A pioneer in Fibre Optics.
In the early 1950s, a young Indian from Punjab, Narinder Singh Kapany, then a graduate student in the Physics Department at Imperial College in London, developed a bundle of fibres suitable for low-loss optical transmission. This key advance lead to a flowering of an entire new field of technology known as “fibre optics,” a term first coined by Kapany himself.
Dr. Kapany later moved to Silicon Valley in California where he turned into a productive entrepreneur and served on the faculty at the area’s universities. In 2009, Charles Kao shared the Nobel Prize in Physics for his work in optical fibres. The Swedish Academy acknowledged Dr. Kapany’s contribution but sadly did not include him in the list of awardees. See this for more on that.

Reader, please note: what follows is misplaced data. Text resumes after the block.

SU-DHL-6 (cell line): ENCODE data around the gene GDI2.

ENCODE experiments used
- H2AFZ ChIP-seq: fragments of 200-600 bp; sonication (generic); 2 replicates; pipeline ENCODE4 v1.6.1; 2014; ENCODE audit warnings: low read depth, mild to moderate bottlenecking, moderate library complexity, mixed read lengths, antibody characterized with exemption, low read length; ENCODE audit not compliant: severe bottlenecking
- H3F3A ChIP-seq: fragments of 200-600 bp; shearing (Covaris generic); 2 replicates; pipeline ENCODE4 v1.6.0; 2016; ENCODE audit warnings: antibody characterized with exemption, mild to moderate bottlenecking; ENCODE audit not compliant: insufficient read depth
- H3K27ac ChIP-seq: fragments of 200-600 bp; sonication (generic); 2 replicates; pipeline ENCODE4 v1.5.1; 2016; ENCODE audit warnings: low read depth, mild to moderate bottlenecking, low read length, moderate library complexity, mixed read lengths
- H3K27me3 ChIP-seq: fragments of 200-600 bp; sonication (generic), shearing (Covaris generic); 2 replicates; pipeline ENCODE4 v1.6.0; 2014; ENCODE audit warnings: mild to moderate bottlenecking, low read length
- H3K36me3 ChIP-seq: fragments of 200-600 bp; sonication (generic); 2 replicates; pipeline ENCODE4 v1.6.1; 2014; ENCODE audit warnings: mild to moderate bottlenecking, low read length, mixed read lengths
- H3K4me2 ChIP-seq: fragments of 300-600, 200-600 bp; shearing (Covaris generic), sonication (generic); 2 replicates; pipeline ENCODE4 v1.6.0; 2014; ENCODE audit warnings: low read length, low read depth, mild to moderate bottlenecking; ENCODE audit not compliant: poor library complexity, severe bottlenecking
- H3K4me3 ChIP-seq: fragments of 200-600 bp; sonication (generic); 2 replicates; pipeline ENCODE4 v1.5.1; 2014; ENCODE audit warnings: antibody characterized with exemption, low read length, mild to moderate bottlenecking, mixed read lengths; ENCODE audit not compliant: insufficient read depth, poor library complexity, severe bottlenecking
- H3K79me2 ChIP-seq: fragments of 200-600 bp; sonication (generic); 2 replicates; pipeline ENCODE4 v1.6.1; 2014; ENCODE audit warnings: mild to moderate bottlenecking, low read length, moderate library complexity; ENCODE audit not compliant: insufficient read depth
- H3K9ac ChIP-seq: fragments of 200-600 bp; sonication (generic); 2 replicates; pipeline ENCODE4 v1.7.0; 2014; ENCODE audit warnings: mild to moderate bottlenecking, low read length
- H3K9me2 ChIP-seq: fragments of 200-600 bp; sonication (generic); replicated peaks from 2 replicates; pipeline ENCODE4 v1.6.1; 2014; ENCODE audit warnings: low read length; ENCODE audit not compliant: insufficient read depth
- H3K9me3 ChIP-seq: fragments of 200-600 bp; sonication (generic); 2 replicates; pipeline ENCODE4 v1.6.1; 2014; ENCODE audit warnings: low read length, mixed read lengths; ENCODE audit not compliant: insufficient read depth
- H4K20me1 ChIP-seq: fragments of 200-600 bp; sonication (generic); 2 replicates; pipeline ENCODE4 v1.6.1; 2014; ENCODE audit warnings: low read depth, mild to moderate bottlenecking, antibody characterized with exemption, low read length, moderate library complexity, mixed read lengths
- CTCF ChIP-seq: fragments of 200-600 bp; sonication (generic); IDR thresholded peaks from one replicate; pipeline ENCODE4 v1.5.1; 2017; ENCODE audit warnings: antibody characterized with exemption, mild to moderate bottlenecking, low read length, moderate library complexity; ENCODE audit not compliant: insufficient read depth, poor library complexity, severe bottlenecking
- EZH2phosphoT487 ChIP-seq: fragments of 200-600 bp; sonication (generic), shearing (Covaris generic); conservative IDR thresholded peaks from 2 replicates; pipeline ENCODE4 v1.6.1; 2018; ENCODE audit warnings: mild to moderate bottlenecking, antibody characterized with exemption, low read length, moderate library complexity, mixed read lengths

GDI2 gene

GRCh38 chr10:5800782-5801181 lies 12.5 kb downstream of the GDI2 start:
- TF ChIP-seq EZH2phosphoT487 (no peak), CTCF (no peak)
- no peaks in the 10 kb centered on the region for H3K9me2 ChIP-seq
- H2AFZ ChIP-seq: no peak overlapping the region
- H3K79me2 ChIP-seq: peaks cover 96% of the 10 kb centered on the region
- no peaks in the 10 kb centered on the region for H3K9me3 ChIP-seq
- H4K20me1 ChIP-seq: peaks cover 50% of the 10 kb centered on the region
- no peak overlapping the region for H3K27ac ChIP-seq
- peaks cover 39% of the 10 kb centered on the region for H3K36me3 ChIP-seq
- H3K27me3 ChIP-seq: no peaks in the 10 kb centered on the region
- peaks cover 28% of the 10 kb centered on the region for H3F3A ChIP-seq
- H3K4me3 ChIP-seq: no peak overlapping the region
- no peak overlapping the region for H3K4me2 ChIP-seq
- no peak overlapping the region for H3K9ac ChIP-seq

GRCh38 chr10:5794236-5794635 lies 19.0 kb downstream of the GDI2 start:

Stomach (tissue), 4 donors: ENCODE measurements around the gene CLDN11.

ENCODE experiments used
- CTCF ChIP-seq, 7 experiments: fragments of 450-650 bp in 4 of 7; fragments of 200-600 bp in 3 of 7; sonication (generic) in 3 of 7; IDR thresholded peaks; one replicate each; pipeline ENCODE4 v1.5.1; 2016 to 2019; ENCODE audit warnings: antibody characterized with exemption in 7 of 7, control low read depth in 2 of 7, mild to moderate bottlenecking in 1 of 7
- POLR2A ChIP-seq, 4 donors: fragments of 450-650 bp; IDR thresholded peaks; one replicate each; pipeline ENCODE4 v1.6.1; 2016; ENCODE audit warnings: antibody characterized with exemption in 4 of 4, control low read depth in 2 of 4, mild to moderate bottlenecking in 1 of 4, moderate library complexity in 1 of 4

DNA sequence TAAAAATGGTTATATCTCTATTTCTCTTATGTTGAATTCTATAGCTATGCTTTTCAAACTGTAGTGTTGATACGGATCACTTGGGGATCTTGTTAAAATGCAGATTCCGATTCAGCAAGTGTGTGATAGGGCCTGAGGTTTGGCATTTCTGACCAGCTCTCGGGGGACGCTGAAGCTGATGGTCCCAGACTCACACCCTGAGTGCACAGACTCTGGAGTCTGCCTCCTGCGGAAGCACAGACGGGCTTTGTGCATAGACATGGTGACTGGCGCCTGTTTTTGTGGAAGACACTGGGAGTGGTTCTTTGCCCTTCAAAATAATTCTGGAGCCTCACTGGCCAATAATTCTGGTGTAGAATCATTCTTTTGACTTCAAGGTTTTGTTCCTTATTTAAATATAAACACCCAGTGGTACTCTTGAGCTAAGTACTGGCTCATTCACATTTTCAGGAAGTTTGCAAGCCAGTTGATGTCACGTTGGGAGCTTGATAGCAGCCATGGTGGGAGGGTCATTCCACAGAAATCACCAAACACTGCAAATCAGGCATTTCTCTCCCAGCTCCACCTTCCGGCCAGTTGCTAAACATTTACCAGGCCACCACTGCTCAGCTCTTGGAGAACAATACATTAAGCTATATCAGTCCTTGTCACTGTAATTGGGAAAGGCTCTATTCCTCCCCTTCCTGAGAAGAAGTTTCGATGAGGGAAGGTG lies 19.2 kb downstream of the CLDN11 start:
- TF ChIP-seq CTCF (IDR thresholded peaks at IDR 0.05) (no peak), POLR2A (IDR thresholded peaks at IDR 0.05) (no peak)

Now 85 years old, Narinder Singh Kapany is active at the Sikh Foundation in Palo Alto.